Research Article, J Fashion Technol Textile Eng Vol: 8 Issue: 6
Comprehensive Drafts of Woven Fabrics
*Corresponding Author: Oghale Omojuwouvie OKPU
Department of Fine and Applied Arts, Delta State University
Received: June 10, 2020 Accepted: July 10, 2020 Published: July 30, 2020
Citation: Oghale OO, Oluwafunmilayo OL (2020) Comprehensive Drafts of Woven Fabrics. J Fashion Technol Textile Eng 8:3.
The crux of this paper is based on the pattern drafting of woven fabrics. It is necessary because many textile designers or weavers cannot generate and develop their personal pattern drafts for weaving. It is obvious that they mainly copy other people’s designs to weave. This paper therefore has provided an easy and simple way to learn, focus and develop their original designs to weave. The practical production method is used to create, generate and develop the pattern drafts in this paper. The proper focuses on the components of the pattern draft will surely help to forecast and have a view of the appearance of the design before it is woven on the cloth. In conclusion, the weaver will be able to record and document his/her original works for posterity.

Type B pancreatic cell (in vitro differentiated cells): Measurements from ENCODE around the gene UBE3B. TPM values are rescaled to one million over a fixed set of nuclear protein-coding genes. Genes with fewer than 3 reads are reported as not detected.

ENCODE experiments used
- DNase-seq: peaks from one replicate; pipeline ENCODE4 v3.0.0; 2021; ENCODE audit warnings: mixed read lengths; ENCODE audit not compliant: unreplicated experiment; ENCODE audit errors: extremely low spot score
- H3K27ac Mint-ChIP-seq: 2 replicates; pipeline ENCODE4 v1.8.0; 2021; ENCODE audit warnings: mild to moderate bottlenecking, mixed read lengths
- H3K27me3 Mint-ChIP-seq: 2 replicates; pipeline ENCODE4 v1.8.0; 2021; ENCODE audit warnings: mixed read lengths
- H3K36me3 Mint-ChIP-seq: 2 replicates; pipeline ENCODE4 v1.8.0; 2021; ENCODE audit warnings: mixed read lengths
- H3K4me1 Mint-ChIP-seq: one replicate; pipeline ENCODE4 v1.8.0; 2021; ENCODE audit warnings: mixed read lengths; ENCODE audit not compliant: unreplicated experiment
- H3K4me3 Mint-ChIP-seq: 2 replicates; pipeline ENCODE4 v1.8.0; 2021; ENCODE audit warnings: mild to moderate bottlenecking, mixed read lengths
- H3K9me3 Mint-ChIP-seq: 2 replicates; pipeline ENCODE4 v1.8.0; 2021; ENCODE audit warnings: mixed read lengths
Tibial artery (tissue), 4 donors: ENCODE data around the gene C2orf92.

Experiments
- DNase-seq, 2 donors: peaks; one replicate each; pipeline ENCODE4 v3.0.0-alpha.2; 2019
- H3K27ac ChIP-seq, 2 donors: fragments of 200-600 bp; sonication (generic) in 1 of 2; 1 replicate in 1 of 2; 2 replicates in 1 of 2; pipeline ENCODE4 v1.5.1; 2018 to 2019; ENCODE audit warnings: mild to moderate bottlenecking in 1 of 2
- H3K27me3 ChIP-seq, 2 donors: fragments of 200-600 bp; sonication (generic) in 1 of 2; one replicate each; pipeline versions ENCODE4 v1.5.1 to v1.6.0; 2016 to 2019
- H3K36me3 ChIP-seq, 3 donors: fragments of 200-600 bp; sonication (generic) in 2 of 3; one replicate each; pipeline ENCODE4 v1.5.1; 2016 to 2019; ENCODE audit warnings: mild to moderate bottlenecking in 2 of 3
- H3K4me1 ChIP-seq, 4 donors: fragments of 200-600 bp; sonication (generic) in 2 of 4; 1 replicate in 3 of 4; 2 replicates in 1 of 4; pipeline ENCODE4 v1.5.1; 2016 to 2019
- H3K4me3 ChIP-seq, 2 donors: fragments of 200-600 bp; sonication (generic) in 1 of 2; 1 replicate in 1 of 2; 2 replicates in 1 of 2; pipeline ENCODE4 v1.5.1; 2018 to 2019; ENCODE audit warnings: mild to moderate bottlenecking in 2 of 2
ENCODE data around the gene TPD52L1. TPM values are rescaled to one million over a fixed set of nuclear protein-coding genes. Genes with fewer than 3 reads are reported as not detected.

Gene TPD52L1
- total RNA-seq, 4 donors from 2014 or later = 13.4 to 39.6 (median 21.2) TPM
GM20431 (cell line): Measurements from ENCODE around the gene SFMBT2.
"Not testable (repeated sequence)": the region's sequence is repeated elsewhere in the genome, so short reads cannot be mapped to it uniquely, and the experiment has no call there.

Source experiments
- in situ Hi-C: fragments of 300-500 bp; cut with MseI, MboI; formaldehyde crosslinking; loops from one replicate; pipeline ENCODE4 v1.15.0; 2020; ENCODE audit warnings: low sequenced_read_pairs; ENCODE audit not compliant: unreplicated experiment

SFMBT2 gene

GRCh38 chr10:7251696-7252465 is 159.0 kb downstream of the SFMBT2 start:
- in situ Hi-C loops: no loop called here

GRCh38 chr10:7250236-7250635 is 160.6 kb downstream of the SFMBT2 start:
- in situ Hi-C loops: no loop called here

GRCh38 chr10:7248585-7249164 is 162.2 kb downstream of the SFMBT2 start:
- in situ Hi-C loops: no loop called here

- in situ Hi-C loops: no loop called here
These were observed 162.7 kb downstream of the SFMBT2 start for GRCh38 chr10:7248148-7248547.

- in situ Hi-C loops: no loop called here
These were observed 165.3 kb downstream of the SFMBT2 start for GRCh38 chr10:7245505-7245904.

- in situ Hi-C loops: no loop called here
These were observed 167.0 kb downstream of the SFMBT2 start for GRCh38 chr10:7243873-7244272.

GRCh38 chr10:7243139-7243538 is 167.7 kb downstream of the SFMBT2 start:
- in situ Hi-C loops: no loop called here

Keywords: Pattern draft, Basic unit, Lifting plan, Threading , Treadling drafts
This paper examines the technicalities involved in the drafting of patterns for different structural designs of woven fabrics. It also discusses the factors necessary for the building plan, the interpretation of the notation used to the understanding of the weaver or textile designer. It also states the usefulness of these symbols to the textile designer or weavers because most of them cannot decipher the signs or symbols used for the building plan of woven fabrics.
Information is gathered from literary source, such as artistic journals, books and internet. The practical production technique is used to create, generate and concretized the building plans by the use of the weaving formula associated with the building plan. The factors or the components of the comprehensive pattern draft on point paper are discussed and illustrated as necessary.
This paper tries to simplify the pattern drafts as building plan of woven designs, to alleviate the fears of most textile designers, who are not conversant with the rules and regulations guiding the pattern drafting of woven fabrics. The draft enables the weaver to forecast or have a fair knowledge of the fabric to be produced as it involves accurate pattern on point paper. The pattern draft also helps the weaver to have deep understanding of the weaving process and eventually enables him/her to produce completely original designs. With this procedure, the weaver will keep a record to all his/her works. It has been observed that a careful study of pattern drafting enables the weaver to understand and develop new original designs for different productions thereby making analysis of weave structures very easy and possible.